Life After Death
By Haley Park
What if I told you there’s a way to turn your death into something more than just an ending?
Before the solution, however, it’s important to understand the problem. Although death is difficult to face, even in hypothetical terms, we need to take a closer look at the way we carry out burials; it’s not as sustainable of a practice as we thought. Routine burial methods require large amounts of materials that are used for a short time, and every part of the process is toxic to the environment. Because of traditional embalming practices, 800,000 gallons of formaldehyde (a potential carcinogen to humans) are put into the ground annually. Additionally, in the US alone, the amount of wood used for caskets is equivalent to four million acres of forest. After the burial is over, it becomes a contributor to the one million acres of land currently used for cemeteries in the US. This land has to be maintained with fertilizer, pesticides, and massive amounts of water (Calderone, 2015). These numbers are staggering. It’s easy to see how much we’ve commercialized death.
Designers Anna Citelli and Raoul Bretzel have a solution to the toxic practices: a biodegradable burial pod that gives nutrients back to the environment and nourishes trees. They call it “Capsula Mundi,” which translates to “world’s capsule” in Latin. The pod is made from a plastic outer shell that breaks down once it comes in contact with bacteria in the soil, and human remains are placed inside the pod (Erizanu, 2018). Because human remains release nutrients into the ground, they can be used to nourish a mature tree. When a body breaks down, it releases large amounts of nitrogen, but the plastic shell releases carbon in an effort to balance out chemical levels in the soil. Their design isn’t currently legal everywhere, but it’s allowed in North America (“Capsula Mundi”).
The designers of the Capsula Mundi pods are reimagining cemeteries as land filled with trees and wildlife. They want to help people understand that death can be turned into life by helping the environment flourish. The one million acres of cemetery land and tombstones can become wide expanses of woodlands.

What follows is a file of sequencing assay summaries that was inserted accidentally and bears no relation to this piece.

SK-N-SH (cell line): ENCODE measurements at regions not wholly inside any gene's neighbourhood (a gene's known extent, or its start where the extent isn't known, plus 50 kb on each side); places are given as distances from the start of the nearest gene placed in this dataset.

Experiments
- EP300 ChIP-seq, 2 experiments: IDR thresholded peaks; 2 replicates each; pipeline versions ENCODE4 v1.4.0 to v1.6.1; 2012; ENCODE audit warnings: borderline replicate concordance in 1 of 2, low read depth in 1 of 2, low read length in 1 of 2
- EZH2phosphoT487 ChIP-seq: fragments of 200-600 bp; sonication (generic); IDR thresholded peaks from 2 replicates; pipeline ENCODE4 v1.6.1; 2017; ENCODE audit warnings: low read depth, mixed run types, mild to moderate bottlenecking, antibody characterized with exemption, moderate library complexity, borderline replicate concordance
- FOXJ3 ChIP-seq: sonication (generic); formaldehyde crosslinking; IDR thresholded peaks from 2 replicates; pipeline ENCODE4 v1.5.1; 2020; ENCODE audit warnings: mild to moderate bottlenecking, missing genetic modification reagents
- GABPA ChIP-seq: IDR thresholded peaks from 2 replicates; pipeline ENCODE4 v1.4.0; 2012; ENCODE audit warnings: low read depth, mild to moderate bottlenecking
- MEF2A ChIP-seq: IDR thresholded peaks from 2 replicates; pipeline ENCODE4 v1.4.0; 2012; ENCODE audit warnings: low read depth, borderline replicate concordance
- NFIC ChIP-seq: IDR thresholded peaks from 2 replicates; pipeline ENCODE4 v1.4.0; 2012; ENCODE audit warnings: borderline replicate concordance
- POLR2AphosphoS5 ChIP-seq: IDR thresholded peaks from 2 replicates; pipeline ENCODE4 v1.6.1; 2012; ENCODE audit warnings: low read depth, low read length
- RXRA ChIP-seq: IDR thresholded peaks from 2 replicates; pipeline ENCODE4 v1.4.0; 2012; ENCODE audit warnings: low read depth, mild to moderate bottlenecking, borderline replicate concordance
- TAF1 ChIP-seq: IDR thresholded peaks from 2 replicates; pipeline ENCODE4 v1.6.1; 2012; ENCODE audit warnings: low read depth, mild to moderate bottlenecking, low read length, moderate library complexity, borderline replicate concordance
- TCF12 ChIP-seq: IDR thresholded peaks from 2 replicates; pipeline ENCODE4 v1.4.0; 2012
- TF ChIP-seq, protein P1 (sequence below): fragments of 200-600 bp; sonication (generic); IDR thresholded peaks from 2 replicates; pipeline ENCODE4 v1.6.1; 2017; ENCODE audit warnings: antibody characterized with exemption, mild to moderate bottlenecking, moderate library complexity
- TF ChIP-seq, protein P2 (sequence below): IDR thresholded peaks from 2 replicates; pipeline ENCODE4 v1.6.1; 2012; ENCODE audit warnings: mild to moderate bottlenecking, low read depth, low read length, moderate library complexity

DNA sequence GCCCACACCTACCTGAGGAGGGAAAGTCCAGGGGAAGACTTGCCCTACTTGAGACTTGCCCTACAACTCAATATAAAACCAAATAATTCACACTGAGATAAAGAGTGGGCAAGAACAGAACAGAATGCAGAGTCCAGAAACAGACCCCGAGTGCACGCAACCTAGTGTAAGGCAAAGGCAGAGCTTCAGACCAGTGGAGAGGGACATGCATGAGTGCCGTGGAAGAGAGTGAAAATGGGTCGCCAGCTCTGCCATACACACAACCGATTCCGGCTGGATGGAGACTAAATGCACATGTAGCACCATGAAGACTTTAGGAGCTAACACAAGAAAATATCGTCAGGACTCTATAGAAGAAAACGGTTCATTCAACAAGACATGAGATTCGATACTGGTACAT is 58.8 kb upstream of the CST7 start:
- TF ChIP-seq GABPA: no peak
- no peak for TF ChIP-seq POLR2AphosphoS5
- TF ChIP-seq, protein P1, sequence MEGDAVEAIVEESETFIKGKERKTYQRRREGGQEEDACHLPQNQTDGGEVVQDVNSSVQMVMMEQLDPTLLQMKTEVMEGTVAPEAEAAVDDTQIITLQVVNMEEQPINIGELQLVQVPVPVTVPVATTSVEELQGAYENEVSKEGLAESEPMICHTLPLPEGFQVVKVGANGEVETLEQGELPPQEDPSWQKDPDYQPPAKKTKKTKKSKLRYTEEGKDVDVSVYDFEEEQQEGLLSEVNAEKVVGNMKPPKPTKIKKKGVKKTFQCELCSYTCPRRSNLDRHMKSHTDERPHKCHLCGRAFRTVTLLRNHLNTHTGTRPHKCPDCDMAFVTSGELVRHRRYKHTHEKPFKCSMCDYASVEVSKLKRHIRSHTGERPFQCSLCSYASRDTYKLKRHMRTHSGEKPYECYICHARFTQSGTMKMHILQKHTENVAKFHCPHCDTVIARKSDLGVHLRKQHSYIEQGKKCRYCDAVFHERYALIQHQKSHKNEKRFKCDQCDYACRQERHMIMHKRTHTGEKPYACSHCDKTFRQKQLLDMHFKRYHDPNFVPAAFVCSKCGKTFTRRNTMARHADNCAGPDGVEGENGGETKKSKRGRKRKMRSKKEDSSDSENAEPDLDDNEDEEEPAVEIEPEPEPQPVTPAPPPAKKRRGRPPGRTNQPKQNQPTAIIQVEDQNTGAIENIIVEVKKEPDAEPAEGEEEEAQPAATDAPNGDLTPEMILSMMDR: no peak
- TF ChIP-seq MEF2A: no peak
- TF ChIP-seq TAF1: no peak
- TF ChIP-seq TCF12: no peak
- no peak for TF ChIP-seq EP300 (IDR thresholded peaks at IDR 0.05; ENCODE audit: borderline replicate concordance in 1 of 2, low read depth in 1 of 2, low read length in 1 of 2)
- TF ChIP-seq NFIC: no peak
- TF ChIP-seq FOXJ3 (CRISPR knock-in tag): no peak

For the people more passionate about ocean life than trees, there are still options for a sustainable burial- Eternal Reefs. A similar concept to the Capsula Mundi, reef pods are created from human remains and an environmentally-safe cement mixture. These pods are then used to foster new habitats for sea life. There are currently 1800 Eternal Reefs created by people in the United States, but the company is quickly growing. Families can write in the concrete before it hardens and hold a service on the water as the reef pod is placed in a location of their choosing (“What is an Eternal Reef?”).
These solutions are the first attempts to transform our idea of death and to help people dedicate themselves to helping the environment. It’s hard to grasp the idea that our lifespan is finite, but just because human life has an expiration date doesn’t mean the environment has to follow suit.
Calderone, Julia. “Burying Dead Bodies Takes a Surprising Toll on the Environment.” Business Insider, Business Insider, 4 Nov. 2015, www.businessinsider.com/burying-dead-bodies-environment-funeral-conservation-2015-10/#eco-friendly-alternative-do-exist-6.
“Capsula Mundi >> Project.” Capsula Mundi, www.capsulamundi.it/en/project/.
Erizanu, Paula. “Organic Burial Pod Turns Your Body into a Tree.” CNN, Cable News Network, 11 Jan. 2018, www.cnn.com/2017/05/03/world/eco-solutions-capsula-mundi/index.html.
“What is an Eternal Reef? >>Eternal Reefs >> Living Legacies That Memorialize the Passing of a Loved One.” Eternal Reefs, www.eternalreefs.com/the-eternal-reefs-story/what-is-an-eternal-reef/.
This blog was submitted to the Greening Forward Blog Competition by Haley Park and selected as one of the winning posts.